“Blank Space” is a textbook example of a peak-power star playing and winning the meta-celebrity game, and I’ll admit to admiring the sheer mercenary strategy that went into its rollout. The song understood how to meme itself when that was still a new thing. Maybe some of those memes weren’t intentional. When Swift sang about her long list of ex-lovers, plenty of people misheard it as “lonely Starbucks lovers,” which led to some extremely funny online reactions. But that kind of thing only drives a song that much deeper into the connective unconscious. “Blank Space” lives on in the meme arena. When the UK’s Channel 4 wants to clown outgoing dingbat Prime Minister Liz Truss for quitting the job after a month and a half, “Blank Space” is sitting right there.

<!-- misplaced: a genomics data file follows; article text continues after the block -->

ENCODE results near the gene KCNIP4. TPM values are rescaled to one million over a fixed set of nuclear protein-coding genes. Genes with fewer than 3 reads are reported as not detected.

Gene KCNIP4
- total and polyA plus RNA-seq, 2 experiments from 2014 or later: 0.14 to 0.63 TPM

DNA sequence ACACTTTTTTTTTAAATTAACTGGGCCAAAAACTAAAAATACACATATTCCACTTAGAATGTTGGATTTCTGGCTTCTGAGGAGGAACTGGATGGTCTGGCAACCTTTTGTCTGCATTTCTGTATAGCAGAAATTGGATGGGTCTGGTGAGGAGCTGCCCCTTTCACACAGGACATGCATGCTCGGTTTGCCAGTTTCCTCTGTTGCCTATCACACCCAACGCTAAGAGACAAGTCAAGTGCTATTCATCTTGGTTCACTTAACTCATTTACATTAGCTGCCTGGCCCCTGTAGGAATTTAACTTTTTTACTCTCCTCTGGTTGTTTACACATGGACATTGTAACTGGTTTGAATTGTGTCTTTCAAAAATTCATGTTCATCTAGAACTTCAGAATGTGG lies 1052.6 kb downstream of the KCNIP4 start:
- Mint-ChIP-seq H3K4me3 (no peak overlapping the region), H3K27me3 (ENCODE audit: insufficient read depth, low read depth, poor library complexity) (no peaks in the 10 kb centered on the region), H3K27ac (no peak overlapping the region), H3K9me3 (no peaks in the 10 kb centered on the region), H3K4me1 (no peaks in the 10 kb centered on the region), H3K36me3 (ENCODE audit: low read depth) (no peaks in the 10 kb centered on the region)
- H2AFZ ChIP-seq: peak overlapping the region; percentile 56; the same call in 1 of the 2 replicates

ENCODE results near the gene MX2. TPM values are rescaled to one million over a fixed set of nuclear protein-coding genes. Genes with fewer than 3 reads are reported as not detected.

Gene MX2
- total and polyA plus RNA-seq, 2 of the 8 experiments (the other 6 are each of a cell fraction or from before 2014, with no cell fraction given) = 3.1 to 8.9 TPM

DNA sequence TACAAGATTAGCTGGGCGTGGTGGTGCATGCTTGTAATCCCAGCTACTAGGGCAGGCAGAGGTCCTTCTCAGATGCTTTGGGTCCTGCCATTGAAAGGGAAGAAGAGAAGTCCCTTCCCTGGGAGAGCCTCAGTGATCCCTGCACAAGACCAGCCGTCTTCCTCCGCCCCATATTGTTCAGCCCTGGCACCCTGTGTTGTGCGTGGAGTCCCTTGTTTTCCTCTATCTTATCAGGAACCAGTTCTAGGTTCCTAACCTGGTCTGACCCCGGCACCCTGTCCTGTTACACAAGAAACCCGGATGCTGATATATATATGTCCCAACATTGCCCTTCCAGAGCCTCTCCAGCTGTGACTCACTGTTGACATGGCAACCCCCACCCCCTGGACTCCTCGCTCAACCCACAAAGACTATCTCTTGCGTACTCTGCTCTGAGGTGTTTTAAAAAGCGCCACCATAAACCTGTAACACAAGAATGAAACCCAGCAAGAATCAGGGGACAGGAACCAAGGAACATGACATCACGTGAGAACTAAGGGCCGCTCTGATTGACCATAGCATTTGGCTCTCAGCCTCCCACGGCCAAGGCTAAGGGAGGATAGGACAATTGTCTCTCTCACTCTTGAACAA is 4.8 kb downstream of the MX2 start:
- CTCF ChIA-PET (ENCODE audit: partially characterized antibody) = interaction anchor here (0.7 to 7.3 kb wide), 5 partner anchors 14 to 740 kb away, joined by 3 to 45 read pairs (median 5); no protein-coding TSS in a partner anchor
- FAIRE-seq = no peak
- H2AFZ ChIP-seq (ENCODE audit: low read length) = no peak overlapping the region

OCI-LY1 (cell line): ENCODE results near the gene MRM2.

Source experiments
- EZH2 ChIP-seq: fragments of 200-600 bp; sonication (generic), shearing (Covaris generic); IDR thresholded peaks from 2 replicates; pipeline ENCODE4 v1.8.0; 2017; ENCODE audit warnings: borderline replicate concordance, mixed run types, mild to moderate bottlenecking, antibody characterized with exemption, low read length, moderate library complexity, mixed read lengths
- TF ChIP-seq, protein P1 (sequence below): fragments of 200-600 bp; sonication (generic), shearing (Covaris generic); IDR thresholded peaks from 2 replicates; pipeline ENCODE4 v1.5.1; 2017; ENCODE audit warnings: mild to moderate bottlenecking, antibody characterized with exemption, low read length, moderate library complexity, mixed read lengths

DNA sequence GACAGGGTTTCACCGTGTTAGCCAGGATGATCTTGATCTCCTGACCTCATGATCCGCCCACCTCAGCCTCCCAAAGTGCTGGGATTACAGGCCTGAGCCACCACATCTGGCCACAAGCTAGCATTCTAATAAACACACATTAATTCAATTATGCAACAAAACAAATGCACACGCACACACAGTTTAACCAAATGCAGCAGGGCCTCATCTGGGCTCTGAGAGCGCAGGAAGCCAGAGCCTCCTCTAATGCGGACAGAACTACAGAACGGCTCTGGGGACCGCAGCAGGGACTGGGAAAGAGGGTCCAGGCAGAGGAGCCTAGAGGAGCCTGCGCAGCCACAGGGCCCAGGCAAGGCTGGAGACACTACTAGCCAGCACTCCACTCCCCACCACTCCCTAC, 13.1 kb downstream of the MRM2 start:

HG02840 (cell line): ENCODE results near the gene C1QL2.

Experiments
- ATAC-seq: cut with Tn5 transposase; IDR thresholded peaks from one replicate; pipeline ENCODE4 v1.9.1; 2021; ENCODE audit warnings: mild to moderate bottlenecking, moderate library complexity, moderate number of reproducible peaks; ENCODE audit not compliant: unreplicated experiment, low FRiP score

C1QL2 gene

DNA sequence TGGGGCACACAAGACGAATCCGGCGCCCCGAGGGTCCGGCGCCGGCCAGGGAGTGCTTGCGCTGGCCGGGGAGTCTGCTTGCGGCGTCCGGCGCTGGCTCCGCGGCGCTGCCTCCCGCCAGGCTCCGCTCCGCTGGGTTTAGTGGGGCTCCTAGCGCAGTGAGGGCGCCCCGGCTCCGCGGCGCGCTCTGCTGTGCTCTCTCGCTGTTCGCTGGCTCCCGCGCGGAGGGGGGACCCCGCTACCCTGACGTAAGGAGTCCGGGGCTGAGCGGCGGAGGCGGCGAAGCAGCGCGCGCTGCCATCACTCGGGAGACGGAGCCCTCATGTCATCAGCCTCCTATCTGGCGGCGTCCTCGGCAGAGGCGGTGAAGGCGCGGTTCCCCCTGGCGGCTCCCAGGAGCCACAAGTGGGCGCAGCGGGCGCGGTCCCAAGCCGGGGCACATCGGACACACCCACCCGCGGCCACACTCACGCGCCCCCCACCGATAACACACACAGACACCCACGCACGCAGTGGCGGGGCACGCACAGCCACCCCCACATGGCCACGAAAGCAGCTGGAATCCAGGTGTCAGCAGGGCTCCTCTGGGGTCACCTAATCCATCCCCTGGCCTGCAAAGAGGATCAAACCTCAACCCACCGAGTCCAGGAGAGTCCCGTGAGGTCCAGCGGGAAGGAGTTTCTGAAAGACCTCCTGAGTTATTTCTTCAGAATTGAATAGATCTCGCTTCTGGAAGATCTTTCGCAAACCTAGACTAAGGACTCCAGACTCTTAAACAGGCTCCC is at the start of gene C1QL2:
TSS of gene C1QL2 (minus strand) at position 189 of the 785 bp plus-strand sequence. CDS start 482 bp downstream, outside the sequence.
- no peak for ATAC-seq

But “Blank Space” isn’t just great strategy; it’s also a great song. You don’t really get pop writing cannier than this — the self-awareness, the writerly economy, the hooks that can loop in your head without making you want to veer into oncoming traffic. I can’t put “Blank Space” into the top echelon of Taylor Swift songs because I never feel emotionally involved with it, the way I do with her most soaringly sincere bangers. But Swift does winky irony almost as well as she does precise emotional bloodletting. “Blank Space” is motherfucking craft at work. Respect it.

1989 was already triple platinum when “Blank Space” reached #1, and the album went platinum again during the song’s long reign at #1. 1989 also got the best reviews of Swift’s career, at least to that point. You will not be surprised to learn that I fucking loved it.